Democratic leader calls for moratorium on social issue bills
By Matt Mikus firstname.lastname@example.org January 7, 2013 2:34PM
Updated: February 9, 2013 6:17AM
INDIANAPOLIS — Indiana House Democratic Leader Scott Pelath of Michigan City set the platform Monday for the minority party, calling for a two-year moratorium on social issue law; correcting errors made by former State Superintendent of Public Instruction Tony Bennett; and supporting the middle class.
At the first day of the four-month session, Pelath outlined the goals Democrats had for 2013, and asked Republicans for a moderate approach.
“We must make sure that the power of government does not shift far from the center,” Pelath, “The majority has duties not to misinterpret the reasons they were elected, and I call upon you to show enlightened restraint in your goals.”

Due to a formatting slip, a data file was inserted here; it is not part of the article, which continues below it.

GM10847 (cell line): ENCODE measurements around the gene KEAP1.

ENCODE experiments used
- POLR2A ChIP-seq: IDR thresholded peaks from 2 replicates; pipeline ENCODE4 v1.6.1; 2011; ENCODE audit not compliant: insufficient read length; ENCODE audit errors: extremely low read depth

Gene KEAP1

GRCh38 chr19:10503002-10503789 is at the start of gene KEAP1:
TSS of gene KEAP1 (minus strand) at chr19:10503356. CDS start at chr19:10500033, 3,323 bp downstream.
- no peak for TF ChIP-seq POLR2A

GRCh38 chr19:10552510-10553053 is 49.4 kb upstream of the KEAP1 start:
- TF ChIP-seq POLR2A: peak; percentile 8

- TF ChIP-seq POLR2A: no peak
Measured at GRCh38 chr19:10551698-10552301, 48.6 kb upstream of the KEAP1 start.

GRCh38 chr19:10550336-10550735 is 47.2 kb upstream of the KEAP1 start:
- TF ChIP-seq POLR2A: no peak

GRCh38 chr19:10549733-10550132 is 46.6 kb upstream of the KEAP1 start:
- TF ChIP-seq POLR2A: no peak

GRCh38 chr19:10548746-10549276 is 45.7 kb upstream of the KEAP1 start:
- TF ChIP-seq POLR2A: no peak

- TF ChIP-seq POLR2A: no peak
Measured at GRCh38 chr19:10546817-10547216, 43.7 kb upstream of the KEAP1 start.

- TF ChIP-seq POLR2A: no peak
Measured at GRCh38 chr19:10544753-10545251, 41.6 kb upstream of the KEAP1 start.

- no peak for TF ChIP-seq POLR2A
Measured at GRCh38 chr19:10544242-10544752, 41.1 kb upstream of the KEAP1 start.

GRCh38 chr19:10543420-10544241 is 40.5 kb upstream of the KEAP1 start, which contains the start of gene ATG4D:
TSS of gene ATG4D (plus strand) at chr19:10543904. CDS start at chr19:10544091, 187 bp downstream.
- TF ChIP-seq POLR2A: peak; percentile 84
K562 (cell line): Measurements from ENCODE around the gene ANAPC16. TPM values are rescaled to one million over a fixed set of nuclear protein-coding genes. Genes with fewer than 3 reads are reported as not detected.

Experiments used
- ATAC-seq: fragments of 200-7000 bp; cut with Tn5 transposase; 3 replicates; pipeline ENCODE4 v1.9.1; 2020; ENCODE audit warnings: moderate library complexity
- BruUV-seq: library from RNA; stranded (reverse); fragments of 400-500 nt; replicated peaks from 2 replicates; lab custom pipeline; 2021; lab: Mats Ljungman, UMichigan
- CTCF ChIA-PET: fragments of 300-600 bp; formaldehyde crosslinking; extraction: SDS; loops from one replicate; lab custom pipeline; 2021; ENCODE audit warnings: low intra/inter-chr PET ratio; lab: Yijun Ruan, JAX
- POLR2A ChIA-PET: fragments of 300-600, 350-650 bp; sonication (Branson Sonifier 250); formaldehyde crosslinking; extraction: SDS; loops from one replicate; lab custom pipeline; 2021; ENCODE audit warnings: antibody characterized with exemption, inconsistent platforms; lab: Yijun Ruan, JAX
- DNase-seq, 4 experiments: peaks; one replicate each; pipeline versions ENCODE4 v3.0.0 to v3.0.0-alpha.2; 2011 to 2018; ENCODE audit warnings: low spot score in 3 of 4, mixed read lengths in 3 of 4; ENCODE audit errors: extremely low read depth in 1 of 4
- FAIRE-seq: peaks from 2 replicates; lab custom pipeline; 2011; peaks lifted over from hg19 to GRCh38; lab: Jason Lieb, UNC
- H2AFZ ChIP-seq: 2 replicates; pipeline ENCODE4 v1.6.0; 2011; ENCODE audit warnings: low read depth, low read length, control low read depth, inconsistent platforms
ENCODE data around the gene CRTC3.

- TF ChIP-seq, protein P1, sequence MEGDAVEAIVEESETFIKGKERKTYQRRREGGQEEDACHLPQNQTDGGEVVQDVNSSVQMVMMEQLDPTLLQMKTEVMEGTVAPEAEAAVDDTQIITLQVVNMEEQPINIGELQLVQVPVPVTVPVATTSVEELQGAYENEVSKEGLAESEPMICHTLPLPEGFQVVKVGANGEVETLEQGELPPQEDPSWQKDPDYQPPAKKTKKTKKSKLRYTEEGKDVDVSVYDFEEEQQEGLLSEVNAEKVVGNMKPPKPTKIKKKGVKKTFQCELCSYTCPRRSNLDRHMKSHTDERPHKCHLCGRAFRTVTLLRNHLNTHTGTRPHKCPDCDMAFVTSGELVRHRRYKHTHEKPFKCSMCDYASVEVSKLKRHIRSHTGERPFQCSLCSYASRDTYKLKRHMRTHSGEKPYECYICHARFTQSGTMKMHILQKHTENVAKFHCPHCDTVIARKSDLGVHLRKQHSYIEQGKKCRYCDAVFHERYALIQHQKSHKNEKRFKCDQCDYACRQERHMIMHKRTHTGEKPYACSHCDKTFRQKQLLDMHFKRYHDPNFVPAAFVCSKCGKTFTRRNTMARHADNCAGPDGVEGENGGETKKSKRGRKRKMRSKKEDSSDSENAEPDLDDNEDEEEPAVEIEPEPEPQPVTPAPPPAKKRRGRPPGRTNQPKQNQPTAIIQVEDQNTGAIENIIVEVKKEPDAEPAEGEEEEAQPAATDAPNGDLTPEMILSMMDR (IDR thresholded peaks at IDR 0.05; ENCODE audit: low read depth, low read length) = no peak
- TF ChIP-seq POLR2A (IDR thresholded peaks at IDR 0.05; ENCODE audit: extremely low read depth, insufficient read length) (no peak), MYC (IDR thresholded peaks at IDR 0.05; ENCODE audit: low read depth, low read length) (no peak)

Calling for two-years without debating social issues, Pelath explained that lawmakers could solve a number of problems if they don’t waste time arguing over “the deeply sensitive matters of who loves who, of human reproduction, and of women’s health.”
He explained that Democrats in the House would be willing to support efforts that helped restore traditional public education, and provide support to the working middle class.
“When we believe you are doing what is best for Indiana,” he said “we will help you. When we believe you are misguided or misinformed, we will critique you. When we believe you are leading the state in the wrong direction, we will offer the people alternatives.”
He also called for more resources for the Department of Child Services.
Republican Floor leader Bill Friend, of Macy, said leaders of his party hope that a bipartisan spirit would lead the way forward.
“We want everyone to reach across the aisle,” he said.
Speaker of the house Brian Bosma, R-Indianapolis, said he hopes the session progresses in a civil manner and was encouraged by the day’s responses. Regarding Pelath’s call for a two-year ban on social issues, Bosma said it’s hard to define what consists as a social issue, and not issue any kind of moratorium.